Don’t panic, col­lege se­niors: Jobs for grads likely to grow


The con­sult­ing and ac­count­ing firm EY is ag­gres­sively re­cruit­ing on col­lege cam­puses this spring. The com­pany for­merly known as Ernst & Young plans to hire 9,000 grad­u­ates from U.S. uni­ver­si­ties this year, up from 7,500 in 2014. But re­cruit­ing isn’t as easy as it used to be.

“I’m see­ing a lot more com­pe­ti­tion” from ri­val em­ploy­ers, says Dan Black, EY’s Amer­i­cas re­cruit­ing leader.

That’s good news for col­lege se­niors and grad­u­ate stu­dents pre­par­ing to ac­cept diplo­mas this spring, and a sign that new grad­u­ates will fare bet­ter than they did in 2014. The La­bor Depart­ment re­ported on Thurs­day that the un­em­ploy­ment rate for Amer­i­cans in their 20s who re­ceived a four-year or ad­vanced de­gree last year rose to 12.4 per­cent from 10.9 per­cent in 2013.

“This is a real break­out year,” said Philip Gard­ner, direc­tor of Michi­gan State Uni­ver­sity’s Col­le­giate Em­ploy­ment Re­search In­sti­tute. In a sur­vey of em­ploy­ers last fall, the em­ploy­ment cen­ter found that hir­ing of grad­u­ates with fouryear de­grees will rise 16 per­cent this year. “It’s led by the ones you would ex­pect — en­gi­neer­ing and busi­ness,” Gard­ner said. “But there seems to be a lot of room for every­body ... Even arts and hu­man­i­ties are mak­ing a come­back.”

Em­ploy­ers have more open­ings to fill be­cause Baby Boomers are re­tir­ing and more work­ers are feel­ing con­fi­dent enough about the econ­omy to switch jobs. Over­all, the United States gen­er­ated 3.1 mil­lion jobs last year, the most since 1999. The over­all un­em­ploy­ment rate has fallen to 5.5 per­cent in March from 6.7 per­cent at the end of 2013.

Tyler Et­ten, 22, had a US$54,000-a-year job in fi­nance wait­ing for him when he grad­u­ated from Iowa State Uni­ver­sity in May 2014. Three months later, he bounced to an even bet­ter job with the in­vest­ment firm Piper Jaf­fray in Min­neapo­lis. His 3.5 grade point av­er­age helped. But Et­ten says he set him­self apart by get­ting in­tern­ships, par­tic­i­pat­ing in cam­pus clubs and spend­ing his spare time learn­ing fi­nan­cial mod­el­ing and ad­vanced Excel skills.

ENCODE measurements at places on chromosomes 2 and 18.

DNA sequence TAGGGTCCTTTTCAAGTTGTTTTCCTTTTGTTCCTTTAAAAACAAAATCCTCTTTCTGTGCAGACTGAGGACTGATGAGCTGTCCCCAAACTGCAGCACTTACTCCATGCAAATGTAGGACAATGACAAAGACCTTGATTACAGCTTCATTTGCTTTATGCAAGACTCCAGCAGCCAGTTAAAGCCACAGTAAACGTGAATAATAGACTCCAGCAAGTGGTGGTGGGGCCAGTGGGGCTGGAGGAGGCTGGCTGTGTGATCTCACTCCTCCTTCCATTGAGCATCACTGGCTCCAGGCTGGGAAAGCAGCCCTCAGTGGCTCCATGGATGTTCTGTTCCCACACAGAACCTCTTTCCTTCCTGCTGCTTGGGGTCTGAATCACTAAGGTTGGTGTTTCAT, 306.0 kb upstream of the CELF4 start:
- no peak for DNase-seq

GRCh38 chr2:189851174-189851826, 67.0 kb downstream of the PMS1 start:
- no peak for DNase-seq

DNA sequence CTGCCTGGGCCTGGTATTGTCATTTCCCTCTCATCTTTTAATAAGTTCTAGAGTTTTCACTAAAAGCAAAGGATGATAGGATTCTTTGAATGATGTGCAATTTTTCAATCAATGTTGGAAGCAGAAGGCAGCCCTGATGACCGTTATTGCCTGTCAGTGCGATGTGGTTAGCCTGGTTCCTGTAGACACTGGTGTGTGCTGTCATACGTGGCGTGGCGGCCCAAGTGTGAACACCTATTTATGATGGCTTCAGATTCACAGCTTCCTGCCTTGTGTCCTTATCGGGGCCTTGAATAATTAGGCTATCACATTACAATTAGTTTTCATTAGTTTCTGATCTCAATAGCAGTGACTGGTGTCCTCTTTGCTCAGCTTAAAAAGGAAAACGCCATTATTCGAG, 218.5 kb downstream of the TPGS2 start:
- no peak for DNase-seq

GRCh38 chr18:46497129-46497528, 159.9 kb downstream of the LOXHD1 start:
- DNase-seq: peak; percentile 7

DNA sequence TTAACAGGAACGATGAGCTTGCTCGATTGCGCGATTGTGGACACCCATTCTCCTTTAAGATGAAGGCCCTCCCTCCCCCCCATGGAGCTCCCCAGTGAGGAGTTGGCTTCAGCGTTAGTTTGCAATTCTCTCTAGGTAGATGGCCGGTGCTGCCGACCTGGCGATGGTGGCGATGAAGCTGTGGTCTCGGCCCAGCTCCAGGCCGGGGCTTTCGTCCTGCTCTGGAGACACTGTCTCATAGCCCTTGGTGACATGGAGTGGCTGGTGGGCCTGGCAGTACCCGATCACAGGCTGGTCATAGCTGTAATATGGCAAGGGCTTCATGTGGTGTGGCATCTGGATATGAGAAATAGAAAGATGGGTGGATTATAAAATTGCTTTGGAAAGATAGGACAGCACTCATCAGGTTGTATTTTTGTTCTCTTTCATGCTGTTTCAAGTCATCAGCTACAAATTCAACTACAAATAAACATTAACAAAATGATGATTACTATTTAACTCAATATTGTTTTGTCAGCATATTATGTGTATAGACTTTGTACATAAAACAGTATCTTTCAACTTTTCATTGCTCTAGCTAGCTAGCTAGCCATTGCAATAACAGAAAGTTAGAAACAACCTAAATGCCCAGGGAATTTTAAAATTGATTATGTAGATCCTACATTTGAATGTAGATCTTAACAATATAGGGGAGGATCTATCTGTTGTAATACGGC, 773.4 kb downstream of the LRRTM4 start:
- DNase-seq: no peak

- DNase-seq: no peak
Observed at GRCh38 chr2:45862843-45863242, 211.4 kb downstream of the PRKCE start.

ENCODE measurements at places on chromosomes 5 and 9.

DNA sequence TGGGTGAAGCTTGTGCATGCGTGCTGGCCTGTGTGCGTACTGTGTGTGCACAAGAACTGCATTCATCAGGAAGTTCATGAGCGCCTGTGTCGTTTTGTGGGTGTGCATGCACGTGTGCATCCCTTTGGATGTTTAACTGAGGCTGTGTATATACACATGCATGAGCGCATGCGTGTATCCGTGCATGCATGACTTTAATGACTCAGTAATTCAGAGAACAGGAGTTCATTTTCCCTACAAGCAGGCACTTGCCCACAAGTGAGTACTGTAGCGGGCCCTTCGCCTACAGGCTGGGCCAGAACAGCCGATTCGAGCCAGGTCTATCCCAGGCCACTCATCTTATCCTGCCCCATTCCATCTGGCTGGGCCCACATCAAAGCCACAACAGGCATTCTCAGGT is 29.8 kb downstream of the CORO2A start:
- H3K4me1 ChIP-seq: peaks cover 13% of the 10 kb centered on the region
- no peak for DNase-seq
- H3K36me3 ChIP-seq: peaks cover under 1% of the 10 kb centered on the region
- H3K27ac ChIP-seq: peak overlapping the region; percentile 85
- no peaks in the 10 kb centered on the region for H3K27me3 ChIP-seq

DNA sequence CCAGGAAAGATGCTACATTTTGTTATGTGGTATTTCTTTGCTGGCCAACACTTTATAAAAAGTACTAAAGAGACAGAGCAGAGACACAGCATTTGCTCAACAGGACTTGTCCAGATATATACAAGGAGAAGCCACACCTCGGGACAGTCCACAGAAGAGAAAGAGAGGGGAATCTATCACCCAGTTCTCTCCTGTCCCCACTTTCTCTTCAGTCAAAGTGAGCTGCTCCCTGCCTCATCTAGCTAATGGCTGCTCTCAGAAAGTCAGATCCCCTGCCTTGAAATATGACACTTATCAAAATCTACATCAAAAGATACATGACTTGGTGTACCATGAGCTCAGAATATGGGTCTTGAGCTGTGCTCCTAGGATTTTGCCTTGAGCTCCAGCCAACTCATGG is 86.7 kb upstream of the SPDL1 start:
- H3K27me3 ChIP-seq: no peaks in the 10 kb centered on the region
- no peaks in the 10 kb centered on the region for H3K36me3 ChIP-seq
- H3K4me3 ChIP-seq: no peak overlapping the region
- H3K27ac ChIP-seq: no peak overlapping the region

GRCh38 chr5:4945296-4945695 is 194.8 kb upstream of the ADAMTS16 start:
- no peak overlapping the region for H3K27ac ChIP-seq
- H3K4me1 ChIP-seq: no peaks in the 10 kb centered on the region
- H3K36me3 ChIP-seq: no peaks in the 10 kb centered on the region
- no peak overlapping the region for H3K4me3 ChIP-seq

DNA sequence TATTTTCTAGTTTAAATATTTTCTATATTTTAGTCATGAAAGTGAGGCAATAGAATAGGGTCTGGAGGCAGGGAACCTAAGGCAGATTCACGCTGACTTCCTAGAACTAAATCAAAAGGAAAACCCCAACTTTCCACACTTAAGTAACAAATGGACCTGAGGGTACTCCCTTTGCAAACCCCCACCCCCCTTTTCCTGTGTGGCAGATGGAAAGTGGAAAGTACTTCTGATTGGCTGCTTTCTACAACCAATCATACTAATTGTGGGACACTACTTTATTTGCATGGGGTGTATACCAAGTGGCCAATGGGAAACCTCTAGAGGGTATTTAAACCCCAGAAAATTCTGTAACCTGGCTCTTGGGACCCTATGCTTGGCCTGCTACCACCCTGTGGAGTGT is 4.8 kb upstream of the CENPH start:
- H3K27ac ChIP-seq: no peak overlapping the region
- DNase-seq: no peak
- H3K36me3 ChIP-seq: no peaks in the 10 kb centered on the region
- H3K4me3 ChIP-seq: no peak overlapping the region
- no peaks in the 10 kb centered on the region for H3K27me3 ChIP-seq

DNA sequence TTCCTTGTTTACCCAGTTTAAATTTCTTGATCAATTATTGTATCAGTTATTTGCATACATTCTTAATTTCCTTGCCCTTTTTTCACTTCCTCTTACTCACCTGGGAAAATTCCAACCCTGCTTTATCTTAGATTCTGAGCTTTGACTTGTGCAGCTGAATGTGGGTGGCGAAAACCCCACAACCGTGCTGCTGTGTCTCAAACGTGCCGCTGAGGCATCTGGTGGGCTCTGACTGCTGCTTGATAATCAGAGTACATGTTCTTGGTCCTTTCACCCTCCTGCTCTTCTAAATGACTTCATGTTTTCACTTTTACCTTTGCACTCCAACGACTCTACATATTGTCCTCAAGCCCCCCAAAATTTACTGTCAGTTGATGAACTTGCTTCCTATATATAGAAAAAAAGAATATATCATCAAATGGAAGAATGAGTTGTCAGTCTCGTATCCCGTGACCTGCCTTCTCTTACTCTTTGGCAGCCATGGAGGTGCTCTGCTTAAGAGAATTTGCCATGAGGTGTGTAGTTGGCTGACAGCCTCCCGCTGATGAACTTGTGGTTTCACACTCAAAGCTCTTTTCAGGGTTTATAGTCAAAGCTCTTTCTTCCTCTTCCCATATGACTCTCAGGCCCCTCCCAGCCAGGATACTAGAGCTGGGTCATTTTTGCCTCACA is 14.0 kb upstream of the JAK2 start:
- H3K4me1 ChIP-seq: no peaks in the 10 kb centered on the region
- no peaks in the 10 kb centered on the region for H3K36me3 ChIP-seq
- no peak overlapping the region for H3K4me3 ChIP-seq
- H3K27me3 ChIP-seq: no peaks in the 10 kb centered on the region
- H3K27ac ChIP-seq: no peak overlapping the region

Col­lege Grad­u­ates’ Wages Lag

“A de­gree is not enough with record amounts of peo­ple grad­u­at­ing from col­lege,” he said.

In par­tic­u­lar, em­ployer de­mand for so-called STEM grad­u­ates — in science, tech­nol­ogy, en­gi­neer­ing and math­e­mat­ics — is high. “We can’t grad­u­ate enough en­gi­neers,” said Holly Prof­fitt, em­ployer re­la­tions co­or­di­na­tor in the ca­reer ser­vices of­fice at Arkansas State Uni­ver­sity.

Still, many re­cent col­lege grads are strug­gling and have yet to en­joy a full re­cov­ery from the dark days of the Great Re­ces­sion.

In a re­port last year, re­searchers at the Fed­eral Re­serve Bank of San Fran­cisco found that wages for re­cent col­lege grad­u­ates haven’t kept up with over­all wages since the Great Re­ces­sion. Be­tween 2007 and 2014, me­dian wages for all full-time work­ers rose 15 per­cent. For re­cent col­lege grads, they rose just 6 per­cent. The same thing hap­pened af­ter the 2001 re­ces­sion: Col­lege grads’ wages lagged be­hind ev­ery­one else’s as the econ­omy re­cov­ered, the re­port said.

The Michi­gan State sur­vey found that 62 per­cent of em­ploy­ers were plan­ning to keep start­ing wages flat for col­lege grads com­pared to last year; 37 per­cent planned to in­crease start­ing salaries. The in­creases tended to range from 3 per­cent to 5 per­cent.

El­iz­a­beth Earl, 22, landed a job at a health care trade pub­li­ca­tion af­ter grad­u­at­ing from Columbia Col­lege Chicago in De­cem­ber. The pay is low and the work te­dious, but she’s re­lieved she has a job.

“By the time you get out, you as­sume you’ll be a barista,” she said. “It’s not idyl­lic nor at all what I want to do, but it is a job from which I can be get­ting paid while I con­sider ca­reer paths.”

Josh Kelly, 23, is hop­ing to break into ra­dio or jour­nal­ism af­ter grad­u­at­ing from Rut­gers Uni­ver­sity in Jan­uary. In the mean­time, he’s work­ing at a record store and living with five peo­ple in New Brunswick, New Jer­sey. The job search has proven frus­trat­ing, even though he had an in­tern­ship with a ra­dio com­pany and was pres­i­dent of a stu­dent-run ra­dio sta­tion.

Kelly said he was dis­heart­ened to learn that many com­pa­nies use al­go­rithms to scan re­sumes for par­tic­u­lar key­words. He thought hu­man re­cruiters were re­view­ing his ap­pli­ca­tions, “yet now the pic­ture seems to be that most hir­ing agents don’t nec­es­sar­ily see my re­sume at all.”

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